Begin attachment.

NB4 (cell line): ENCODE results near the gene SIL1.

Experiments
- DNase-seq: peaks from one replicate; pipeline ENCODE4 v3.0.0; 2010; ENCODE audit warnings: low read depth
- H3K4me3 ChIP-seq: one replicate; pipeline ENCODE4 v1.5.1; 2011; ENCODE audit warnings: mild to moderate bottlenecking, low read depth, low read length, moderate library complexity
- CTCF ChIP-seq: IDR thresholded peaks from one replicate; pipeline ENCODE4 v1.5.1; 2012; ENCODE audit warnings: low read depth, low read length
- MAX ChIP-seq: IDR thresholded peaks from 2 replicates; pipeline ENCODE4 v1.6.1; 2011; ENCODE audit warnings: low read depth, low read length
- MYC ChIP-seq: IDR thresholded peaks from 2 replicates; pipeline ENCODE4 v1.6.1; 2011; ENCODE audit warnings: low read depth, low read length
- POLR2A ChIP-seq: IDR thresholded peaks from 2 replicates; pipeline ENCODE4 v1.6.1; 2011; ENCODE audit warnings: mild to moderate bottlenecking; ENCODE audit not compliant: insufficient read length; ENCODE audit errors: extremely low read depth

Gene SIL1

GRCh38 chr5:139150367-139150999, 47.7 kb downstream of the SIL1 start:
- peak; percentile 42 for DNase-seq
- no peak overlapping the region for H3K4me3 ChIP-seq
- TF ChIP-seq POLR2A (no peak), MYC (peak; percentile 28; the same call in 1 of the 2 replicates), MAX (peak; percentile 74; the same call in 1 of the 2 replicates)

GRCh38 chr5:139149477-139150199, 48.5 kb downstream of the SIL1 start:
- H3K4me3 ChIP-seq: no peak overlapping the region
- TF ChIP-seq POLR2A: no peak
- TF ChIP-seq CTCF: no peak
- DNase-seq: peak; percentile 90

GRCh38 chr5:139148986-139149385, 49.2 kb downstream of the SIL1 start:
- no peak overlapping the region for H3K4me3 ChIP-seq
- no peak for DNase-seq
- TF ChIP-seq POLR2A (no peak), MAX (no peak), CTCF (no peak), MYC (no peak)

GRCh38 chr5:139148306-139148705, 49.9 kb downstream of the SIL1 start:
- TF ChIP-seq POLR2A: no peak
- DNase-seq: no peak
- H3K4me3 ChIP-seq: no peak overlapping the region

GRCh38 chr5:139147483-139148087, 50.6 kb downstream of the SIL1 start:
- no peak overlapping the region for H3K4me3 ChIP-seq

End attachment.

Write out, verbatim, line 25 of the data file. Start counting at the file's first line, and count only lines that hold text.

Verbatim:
- DNase-seq: no peak